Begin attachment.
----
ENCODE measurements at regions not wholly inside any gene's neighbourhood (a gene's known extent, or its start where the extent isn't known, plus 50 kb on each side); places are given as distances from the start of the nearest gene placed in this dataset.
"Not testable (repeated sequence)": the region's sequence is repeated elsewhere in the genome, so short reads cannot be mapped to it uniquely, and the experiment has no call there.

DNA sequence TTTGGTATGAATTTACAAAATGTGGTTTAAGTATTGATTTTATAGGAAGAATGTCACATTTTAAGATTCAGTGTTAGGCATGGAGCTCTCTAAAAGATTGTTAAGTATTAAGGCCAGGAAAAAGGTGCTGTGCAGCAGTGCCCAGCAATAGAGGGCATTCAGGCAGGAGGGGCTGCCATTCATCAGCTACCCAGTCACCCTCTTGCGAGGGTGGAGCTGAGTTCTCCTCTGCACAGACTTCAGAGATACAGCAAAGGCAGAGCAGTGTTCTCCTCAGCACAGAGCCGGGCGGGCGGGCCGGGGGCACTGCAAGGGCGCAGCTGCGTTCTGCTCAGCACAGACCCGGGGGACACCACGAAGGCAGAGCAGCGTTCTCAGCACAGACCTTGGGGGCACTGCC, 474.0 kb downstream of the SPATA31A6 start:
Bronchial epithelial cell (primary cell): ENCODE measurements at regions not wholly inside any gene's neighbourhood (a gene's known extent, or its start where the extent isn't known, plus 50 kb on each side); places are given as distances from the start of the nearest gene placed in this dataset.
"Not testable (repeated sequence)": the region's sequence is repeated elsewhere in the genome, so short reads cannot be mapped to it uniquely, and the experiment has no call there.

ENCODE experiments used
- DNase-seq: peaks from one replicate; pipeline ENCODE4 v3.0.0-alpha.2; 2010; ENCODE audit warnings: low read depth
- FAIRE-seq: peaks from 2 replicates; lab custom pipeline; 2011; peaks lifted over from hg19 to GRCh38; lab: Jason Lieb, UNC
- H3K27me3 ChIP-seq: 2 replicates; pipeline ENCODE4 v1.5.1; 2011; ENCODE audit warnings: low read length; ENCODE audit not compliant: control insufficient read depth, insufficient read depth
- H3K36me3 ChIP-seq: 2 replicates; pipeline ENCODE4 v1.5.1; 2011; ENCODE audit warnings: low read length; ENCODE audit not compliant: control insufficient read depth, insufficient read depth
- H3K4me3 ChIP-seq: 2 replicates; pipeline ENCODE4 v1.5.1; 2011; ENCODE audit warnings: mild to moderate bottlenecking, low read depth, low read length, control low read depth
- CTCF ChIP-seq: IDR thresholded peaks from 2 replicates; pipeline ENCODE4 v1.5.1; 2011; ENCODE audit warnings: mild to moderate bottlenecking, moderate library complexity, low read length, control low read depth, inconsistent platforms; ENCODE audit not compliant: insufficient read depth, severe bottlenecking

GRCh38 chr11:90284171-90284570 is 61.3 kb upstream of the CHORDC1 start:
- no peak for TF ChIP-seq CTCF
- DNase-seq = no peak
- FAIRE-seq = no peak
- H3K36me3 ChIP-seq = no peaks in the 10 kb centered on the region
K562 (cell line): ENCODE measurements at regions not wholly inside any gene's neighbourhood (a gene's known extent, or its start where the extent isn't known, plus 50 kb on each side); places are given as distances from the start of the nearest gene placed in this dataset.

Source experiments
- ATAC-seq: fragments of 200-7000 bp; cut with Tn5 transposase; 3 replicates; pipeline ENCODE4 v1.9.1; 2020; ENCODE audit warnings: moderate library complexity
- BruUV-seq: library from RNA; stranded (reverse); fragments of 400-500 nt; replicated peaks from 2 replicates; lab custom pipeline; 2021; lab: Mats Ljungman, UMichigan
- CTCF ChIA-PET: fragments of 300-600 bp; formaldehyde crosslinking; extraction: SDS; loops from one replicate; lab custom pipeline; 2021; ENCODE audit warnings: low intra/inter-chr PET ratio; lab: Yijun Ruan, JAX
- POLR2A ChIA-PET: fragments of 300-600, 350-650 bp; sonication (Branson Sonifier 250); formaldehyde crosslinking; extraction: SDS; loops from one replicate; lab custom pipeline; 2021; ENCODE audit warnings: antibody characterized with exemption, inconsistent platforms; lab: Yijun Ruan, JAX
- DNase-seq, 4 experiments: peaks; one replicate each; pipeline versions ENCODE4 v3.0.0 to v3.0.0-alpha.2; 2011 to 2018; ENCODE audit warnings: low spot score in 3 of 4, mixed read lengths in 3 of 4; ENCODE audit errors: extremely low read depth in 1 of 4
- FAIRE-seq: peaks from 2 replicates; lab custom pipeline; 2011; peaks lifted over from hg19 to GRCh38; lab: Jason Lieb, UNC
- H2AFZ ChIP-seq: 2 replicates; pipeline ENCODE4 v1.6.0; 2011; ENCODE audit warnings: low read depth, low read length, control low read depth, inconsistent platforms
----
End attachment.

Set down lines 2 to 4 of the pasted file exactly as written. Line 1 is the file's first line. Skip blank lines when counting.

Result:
"Not testable (repeated sequence)": the region's sequence is repeated elsewhere in the genome, so short reads cannot be mapped to it uniquely, and the experiment has no call there.

DNA sequence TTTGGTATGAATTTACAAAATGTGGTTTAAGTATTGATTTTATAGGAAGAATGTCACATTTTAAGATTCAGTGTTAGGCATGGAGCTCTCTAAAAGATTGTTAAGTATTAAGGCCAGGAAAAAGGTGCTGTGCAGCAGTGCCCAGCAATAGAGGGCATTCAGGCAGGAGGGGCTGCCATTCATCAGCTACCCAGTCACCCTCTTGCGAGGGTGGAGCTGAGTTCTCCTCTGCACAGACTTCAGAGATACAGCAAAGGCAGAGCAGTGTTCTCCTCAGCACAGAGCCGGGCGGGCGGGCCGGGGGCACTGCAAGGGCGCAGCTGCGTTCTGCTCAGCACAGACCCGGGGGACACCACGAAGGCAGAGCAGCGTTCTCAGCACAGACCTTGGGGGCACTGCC, 474.0 kb downstream of the SPATA31A6 start:
Bronchial epithelial cell (primary cell): ENCODE measurements at regions not wholly inside any gene's neighbourhood (a gene's known extent, or its start where the extent isn't known, plus 50 kb on each side); places are given as distances from the start of the nearest gene placed in this dataset.